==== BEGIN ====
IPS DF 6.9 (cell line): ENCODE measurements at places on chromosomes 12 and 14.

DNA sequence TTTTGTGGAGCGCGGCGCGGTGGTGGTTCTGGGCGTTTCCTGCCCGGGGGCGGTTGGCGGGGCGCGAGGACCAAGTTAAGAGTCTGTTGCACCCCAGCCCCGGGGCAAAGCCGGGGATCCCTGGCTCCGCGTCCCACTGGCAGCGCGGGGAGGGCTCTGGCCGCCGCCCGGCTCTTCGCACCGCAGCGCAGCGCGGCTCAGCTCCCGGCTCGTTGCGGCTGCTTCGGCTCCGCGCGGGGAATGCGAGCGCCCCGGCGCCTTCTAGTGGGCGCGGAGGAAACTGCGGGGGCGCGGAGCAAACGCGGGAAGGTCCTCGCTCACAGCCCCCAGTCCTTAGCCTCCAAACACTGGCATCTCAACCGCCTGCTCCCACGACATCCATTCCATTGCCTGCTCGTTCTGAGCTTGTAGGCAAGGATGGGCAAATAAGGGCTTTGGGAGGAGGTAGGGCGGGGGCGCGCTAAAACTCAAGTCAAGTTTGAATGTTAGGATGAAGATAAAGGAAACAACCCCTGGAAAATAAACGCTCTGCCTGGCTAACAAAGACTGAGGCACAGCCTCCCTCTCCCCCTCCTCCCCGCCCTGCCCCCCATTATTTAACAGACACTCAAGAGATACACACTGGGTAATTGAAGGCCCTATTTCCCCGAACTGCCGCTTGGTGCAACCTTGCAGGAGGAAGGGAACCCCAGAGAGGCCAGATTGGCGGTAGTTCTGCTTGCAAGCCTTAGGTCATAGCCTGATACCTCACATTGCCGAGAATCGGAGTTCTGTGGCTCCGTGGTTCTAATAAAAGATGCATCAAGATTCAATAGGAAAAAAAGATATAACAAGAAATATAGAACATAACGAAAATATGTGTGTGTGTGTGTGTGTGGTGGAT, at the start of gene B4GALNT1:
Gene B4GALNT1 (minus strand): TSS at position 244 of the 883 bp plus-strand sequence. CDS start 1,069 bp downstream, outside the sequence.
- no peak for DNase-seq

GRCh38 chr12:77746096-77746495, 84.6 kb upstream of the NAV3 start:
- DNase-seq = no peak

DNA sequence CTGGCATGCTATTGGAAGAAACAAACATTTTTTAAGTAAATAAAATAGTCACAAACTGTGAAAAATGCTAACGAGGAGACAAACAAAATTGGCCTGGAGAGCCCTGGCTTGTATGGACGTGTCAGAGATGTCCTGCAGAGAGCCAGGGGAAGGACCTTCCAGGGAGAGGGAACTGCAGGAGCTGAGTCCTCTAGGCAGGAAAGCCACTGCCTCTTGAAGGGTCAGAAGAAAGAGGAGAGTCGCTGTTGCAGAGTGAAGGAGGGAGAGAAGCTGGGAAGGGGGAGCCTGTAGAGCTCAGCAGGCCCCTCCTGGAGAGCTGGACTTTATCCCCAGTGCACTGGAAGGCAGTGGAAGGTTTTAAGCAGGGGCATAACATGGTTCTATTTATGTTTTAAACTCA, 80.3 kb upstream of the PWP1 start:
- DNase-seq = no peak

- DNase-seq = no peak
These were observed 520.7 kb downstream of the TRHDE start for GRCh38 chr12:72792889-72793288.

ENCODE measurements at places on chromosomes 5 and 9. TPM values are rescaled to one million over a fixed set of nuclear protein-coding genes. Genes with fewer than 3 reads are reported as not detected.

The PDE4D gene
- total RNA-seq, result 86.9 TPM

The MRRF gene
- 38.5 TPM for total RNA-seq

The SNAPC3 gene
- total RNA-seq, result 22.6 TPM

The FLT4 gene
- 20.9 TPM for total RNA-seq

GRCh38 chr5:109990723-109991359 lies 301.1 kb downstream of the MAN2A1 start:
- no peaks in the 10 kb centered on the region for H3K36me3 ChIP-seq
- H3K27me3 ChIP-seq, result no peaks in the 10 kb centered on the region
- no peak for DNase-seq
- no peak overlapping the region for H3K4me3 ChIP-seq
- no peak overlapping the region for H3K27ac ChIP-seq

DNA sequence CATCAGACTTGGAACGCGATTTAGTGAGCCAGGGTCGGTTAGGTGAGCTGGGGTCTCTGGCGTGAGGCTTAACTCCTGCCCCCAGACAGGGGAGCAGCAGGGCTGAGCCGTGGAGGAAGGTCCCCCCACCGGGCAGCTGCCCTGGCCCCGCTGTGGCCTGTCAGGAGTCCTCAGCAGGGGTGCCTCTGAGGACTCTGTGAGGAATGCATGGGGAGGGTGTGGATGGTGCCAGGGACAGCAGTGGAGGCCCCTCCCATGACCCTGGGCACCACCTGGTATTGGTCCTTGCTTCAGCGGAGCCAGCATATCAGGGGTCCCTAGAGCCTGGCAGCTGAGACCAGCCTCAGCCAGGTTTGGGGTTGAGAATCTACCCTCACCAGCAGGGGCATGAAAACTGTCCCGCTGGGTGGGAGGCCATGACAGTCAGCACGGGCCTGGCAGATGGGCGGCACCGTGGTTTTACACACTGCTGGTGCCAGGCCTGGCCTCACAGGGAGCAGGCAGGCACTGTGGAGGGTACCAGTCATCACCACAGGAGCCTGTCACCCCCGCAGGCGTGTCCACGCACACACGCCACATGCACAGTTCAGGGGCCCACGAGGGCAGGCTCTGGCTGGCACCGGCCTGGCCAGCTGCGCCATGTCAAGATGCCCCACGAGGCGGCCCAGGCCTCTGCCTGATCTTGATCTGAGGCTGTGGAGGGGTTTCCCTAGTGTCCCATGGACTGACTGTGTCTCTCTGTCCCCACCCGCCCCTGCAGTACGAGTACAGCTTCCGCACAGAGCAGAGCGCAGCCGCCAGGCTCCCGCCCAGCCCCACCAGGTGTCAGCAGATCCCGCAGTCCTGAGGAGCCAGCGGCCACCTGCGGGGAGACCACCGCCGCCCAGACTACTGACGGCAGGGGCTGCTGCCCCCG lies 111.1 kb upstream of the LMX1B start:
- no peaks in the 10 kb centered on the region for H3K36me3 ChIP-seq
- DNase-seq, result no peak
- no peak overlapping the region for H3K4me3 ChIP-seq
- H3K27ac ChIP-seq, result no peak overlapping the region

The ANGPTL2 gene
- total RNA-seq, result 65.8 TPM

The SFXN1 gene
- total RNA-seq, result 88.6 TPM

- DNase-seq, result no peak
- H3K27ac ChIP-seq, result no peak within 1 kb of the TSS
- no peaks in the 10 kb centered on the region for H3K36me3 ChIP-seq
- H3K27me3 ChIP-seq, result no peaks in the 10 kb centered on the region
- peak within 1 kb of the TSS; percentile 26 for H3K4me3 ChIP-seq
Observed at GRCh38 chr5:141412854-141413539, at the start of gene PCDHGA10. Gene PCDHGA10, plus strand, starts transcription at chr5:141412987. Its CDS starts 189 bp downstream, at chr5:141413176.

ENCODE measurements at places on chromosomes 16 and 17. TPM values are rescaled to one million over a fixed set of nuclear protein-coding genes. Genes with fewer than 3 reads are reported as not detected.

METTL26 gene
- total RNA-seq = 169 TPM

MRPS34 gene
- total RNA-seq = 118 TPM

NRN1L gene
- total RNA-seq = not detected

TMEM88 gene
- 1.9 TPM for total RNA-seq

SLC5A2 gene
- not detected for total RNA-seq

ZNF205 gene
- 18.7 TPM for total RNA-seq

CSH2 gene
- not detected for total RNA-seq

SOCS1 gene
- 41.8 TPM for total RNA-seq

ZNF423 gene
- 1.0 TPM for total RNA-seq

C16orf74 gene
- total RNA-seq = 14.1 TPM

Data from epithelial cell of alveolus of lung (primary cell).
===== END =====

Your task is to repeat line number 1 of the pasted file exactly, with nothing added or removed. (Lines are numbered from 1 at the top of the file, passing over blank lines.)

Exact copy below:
IPS DF 6.9 (cell line): ENCODE measurements at places on chromosomes 12 and 14.